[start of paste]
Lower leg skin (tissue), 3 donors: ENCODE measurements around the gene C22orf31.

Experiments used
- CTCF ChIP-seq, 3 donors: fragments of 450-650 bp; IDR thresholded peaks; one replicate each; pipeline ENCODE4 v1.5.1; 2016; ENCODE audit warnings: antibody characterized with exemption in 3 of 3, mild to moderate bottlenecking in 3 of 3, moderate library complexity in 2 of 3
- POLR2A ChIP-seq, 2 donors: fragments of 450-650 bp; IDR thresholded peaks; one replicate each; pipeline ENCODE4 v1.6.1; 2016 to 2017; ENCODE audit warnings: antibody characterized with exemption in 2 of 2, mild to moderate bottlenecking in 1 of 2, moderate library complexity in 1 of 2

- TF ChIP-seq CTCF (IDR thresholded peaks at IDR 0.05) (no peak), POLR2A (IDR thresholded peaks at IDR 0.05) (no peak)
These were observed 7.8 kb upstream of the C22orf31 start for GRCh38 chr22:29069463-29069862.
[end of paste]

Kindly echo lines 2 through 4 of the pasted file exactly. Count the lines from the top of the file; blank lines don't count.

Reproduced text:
Experiments used
- CTCF ChIP-seq, 3 donors: fragments of 450-650 bp; IDR thresholded peaks; one replicate each; pipeline ENCODE4 v1.5.1; 2016; ENCODE audit warnings: antibody characterized with exemption in 3 of 3, mild to moderate bottlenecking in 3 of 3, moderate library complexity in 2 of 3
- POLR2A ChIP-seq, 2 donors: fragments of 450-650 bp; IDR thresholded peaks; one replicate each; pipeline ENCODE4 v1.6.1; 2016 to 2017; ENCODE audit warnings: antibody characterized with exemption in 2 of 2, mild to moderate bottlenecking in 1 of 2, moderate library complexity in 1 of 2